Clinical Practice, Biomedical Culture and Inequities in Pain Management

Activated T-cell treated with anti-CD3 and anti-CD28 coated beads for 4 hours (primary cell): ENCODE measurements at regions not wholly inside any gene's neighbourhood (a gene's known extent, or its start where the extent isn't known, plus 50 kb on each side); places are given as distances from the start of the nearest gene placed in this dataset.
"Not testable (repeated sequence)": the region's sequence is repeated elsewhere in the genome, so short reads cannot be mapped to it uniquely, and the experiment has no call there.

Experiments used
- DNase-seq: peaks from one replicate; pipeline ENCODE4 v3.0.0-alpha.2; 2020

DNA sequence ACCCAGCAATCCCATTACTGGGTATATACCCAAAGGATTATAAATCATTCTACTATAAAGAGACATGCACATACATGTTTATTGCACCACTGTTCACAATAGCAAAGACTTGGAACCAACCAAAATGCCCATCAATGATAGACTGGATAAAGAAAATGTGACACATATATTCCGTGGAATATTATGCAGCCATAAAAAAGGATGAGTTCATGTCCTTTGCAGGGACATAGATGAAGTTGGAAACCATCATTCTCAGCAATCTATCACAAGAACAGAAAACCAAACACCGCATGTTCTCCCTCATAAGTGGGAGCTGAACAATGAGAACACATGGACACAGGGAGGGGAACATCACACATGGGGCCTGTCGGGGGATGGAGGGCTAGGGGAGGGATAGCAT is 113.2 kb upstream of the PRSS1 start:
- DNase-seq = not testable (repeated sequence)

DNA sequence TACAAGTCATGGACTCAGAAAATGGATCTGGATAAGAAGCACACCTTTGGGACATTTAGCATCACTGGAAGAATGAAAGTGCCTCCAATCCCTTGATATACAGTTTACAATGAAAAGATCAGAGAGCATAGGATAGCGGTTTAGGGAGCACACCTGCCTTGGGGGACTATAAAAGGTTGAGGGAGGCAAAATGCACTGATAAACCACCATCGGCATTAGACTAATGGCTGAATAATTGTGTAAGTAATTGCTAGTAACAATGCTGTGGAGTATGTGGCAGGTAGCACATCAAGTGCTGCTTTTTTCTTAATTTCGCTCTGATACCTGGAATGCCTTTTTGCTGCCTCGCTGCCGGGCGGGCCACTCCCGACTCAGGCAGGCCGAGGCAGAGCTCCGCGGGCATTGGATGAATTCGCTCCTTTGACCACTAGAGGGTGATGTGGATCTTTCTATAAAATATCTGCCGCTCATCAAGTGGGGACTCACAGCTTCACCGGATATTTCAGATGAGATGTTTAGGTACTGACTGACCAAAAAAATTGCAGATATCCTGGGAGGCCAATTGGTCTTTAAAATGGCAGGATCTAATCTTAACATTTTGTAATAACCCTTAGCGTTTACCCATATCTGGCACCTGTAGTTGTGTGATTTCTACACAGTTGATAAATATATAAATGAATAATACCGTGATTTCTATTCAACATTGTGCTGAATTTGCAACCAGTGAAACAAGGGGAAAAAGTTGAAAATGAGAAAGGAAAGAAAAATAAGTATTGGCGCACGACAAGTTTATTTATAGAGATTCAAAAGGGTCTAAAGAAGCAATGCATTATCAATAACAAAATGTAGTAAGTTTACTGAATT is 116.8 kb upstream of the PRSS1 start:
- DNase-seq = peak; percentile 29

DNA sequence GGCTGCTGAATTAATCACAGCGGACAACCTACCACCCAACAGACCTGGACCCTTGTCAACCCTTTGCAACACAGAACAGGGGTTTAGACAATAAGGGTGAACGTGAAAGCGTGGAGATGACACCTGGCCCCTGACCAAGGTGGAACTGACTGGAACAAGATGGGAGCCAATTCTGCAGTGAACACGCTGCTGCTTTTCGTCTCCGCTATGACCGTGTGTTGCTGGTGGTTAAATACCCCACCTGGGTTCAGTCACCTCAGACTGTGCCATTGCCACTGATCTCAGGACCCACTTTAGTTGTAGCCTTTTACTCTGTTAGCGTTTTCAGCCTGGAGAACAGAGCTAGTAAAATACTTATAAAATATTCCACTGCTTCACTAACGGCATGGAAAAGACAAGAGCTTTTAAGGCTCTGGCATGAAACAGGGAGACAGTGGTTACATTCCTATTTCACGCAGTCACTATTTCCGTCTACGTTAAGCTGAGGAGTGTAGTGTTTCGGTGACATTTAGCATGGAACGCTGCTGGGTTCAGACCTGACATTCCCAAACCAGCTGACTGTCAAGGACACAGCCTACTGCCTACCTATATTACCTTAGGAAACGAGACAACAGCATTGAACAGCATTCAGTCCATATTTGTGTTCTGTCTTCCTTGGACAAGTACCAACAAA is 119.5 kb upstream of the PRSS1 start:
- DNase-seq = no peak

In this section, we explore how the cultural features of American biomedicine outlined previously may shape the clinical processes of communication, assessment, and management in the context of pain, and in the process, may contribute to disparities in pain management.